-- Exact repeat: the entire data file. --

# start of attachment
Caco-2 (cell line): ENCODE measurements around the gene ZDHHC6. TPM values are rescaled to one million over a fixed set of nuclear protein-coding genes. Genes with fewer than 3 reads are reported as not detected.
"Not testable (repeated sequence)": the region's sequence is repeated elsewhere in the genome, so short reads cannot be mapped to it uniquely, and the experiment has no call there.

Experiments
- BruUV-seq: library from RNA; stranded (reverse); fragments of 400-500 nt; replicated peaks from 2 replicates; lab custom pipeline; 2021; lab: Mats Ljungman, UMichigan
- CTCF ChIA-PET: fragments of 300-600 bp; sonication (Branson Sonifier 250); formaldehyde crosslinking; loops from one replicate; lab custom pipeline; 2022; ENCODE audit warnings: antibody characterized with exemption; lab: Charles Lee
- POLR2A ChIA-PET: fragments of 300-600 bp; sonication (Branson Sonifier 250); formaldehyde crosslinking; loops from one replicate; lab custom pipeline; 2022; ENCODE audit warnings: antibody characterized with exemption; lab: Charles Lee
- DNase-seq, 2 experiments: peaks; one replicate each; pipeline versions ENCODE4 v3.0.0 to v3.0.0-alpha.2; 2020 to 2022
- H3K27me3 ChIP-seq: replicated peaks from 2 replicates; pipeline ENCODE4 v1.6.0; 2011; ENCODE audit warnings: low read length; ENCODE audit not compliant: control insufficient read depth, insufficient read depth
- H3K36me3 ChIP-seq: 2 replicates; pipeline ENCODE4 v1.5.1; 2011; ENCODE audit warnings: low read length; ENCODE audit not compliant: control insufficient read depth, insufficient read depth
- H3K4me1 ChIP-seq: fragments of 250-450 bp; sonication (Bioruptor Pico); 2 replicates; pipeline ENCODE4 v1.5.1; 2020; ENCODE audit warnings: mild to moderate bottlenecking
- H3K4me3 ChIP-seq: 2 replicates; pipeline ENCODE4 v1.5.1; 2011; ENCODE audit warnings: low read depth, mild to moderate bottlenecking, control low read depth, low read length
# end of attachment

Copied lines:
Caco-2 (cell line): ENCODE measurements around the gene ZDHHC6. TPM values are rescaled to one million over a fixed set of nuclear protein-coding genes. Genes with fewer than 3 reads are reported as not detected.
"Not testable (repeated sequence)": the region's sequence is repeated elsewhere in the genome, so short reads cannot be mapped to it uniquely, and the experiment has no call there.

Experiments
- BruUV-seq: library from RNA; stranded (reverse); fragments of 400-500 nt; replicated peaks from 2 replicates; lab custom pipeline; 2021; lab: Mats Ljungman, UMichigan
- CTCF ChIA-PET: fragments of 300-600 bp; sonication (Branson Sonifier 250); formaldehyde crosslinking; loops from one replicate; lab custom pipeline; 2022; ENCODE audit warnings: antibody characterized with exemption; lab: Charles Lee
- POLR2A ChIA-PET: fragments of 300-600 bp; sonication (Branson Sonifier 250); formaldehyde crosslinking; loops from one replicate; lab custom pipeline; 2022; ENCODE audit warnings: antibody characterized with exemption; lab: Charles Lee
- DNase-seq, 2 experiments: peaks; one replicate each; pipeline versions ENCODE4 v3.0.0 to v3.0.0-alpha.2; 2020 to 2022
- H3K27me3 ChIP-seq: replicated peaks from 2 replicates; pipeline ENCODE4 v1.6.0; 2011; ENCODE audit warnings: low read length; ENCODE audit not compliant: control insufficient read depth, insufficient read depth
- H3K36me3 ChIP-seq: 2 replicates; pipeline ENCODE4 v1.5.1; 2011; ENCODE audit warnings: low read length; ENCODE audit not compliant: control insufficient read depth, insufficient read depth
- H3K4me1 ChIP-seq: fragments of 250-450 bp; sonication (Bioruptor Pico); 2 replicates; pipeline ENCODE4 v1.5.1; 2020; ENCODE audit warnings: mild to moderate bottlenecking
- H3K4me3 ChIP-seq: 2 replicates; pipeline ENCODE4 v1.5.1; 2011; ENCODE audit warnings: low read depth, mild to moderate bottlenecking, control low read depth, low read length